Health And Wellness

How An Extreme Health Fad Led To A Dangerous Unhealthy Obsession That Nearly Killed Me

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woman with fruit platter

I came across the fruitarian lifestyle last year; more specifically, the 80/10/10 diet — a raw vegan diet consisting primarily of fruit and leafy greens, with 80% of calories from carbs, 10% from protein, and 10% from fats. Though extreme, I was intrigued by testimonies from those who had healed various ailments and diseases through this diet.  

I’ve always leaned toward a healthy lifestyle but my well-being took a downward turn in my late 20s when I became ill with mononucleosis. With four children under the age of six years old, adequate self-care was impossible and consequently, six months later I was diagnosed with Chronic Fatigue Syndrome; from there, further deterioration to autoimmune disease.

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Anyone who has dealt with autoimmune disease understands the frustration of its unpredictability and shifting of goalposts; the defeat of doing everything right, yet dealing with a body that stubbornly refuses to heal. And while a Paleo-based lifestyle affected vast improvement, I wanted to know if the testimonies were true and if a fruitarian diet would bring further healing as others had claimed. 

What I first found, is it takes a while to get used to eating such massive volumes of fruit — in fact, 2000 calories worth per day to meet recommended energy and nutrient requirements. That’s about 20 or so bananas, in case anyone was wondering. Or like, eating an entire pineapple and a kilogram of watermelon for breakfast alone.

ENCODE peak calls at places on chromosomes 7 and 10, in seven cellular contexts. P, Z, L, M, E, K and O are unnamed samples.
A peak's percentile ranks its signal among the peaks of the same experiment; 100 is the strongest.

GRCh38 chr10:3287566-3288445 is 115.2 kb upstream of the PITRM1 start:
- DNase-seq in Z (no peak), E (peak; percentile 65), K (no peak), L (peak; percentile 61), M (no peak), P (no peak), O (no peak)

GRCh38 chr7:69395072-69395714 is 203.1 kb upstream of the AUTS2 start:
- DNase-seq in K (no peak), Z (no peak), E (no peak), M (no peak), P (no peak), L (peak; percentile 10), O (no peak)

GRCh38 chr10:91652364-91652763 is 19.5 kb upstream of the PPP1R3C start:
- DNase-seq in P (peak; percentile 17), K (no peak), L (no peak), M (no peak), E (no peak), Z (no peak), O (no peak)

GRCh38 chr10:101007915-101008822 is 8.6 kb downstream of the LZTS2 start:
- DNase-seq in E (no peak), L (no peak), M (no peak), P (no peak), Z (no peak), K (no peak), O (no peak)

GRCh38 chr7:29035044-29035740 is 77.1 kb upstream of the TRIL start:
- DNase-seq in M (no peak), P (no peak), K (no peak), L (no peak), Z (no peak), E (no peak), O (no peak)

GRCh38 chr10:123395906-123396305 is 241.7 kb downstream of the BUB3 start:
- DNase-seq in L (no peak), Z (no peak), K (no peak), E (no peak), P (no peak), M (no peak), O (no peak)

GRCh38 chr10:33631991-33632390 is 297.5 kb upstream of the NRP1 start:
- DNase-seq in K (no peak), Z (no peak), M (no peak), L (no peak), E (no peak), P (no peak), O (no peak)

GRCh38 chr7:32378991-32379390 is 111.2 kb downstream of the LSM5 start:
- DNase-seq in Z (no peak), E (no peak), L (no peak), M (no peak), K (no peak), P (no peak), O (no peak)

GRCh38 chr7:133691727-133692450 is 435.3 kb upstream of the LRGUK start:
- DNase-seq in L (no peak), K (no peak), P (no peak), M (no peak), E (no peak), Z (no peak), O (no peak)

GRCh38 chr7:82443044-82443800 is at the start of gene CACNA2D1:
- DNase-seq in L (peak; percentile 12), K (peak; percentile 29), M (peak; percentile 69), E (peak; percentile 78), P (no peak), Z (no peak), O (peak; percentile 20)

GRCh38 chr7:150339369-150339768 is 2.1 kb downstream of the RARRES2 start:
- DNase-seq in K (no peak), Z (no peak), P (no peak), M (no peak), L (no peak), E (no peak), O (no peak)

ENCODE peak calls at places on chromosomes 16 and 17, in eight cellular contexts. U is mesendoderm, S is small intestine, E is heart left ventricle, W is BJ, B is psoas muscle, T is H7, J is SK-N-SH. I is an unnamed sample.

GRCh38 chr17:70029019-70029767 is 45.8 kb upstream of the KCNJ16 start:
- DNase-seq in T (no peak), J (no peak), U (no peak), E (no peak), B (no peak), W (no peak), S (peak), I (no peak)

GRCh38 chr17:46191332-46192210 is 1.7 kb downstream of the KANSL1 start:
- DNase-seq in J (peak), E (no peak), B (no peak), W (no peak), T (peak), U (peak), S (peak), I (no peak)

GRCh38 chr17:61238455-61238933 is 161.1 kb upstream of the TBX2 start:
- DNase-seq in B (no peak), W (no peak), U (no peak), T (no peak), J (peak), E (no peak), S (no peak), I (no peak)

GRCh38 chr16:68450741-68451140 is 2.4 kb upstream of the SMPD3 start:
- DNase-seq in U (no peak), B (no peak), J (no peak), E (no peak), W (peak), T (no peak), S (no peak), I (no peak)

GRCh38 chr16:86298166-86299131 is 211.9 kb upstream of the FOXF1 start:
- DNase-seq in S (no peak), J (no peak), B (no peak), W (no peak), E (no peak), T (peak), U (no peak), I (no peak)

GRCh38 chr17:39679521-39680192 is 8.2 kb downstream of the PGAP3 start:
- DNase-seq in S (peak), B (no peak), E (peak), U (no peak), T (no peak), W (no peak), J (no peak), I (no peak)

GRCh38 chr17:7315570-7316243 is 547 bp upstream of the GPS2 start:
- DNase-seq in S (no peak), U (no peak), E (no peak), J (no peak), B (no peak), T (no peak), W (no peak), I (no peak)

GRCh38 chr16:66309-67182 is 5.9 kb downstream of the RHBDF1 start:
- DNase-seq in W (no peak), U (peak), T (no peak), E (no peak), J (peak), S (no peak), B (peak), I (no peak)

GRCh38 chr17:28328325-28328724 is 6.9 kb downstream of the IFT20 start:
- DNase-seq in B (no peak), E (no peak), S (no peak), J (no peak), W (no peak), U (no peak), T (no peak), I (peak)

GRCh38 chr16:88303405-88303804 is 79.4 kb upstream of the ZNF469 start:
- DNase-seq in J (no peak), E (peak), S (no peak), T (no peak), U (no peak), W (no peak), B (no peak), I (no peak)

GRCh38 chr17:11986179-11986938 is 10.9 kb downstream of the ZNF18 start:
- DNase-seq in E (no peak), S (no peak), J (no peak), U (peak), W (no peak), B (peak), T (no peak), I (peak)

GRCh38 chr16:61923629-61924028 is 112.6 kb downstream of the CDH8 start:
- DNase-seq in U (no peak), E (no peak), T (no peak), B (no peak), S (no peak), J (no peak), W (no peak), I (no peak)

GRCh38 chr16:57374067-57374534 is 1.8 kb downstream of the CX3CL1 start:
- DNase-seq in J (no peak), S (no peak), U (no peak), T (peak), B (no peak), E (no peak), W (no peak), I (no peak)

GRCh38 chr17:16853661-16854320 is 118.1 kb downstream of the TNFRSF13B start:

However, this way of eating soon became normal for me. Too normal. This is the thing with such radical health fads: if you spend enough time entrenched in the lifestyle and culture of it — whether in real life or online — you don’t even see the way extreme becomes the new normal. 

There’s a reason a blind spot is called a blind spot.

For me, I became convinced this way of eating was the only way I could be healthy and well; that all other food was the enemy.

I read and researched the best fruit combinations for digestion, mono-fruit meals, fruit fasts, juice fasts. I hung out on social media forums, learning all I could from seasoned fruitarians. I googled, YouTubed, and followed every online page I could find.  

Every thought soon became centered around food. There was so much need to be in control; to the point I became anxious about social events and began to decline invitations from family and friends knowing an event would compromise my perfect diet. The more obsessed I became, the narrower my world grew. 

If I was away from home with no acceptable food choice available I simply chose not to eat, resulting in caloric and nutrient deficiency, fatigue, and unnecessary stress on my adrenal and hormonal systems. If I did eat something other than fruit, I would feel anxious, guilty, and unclean, often punishing myself after with extreme detox cleanses.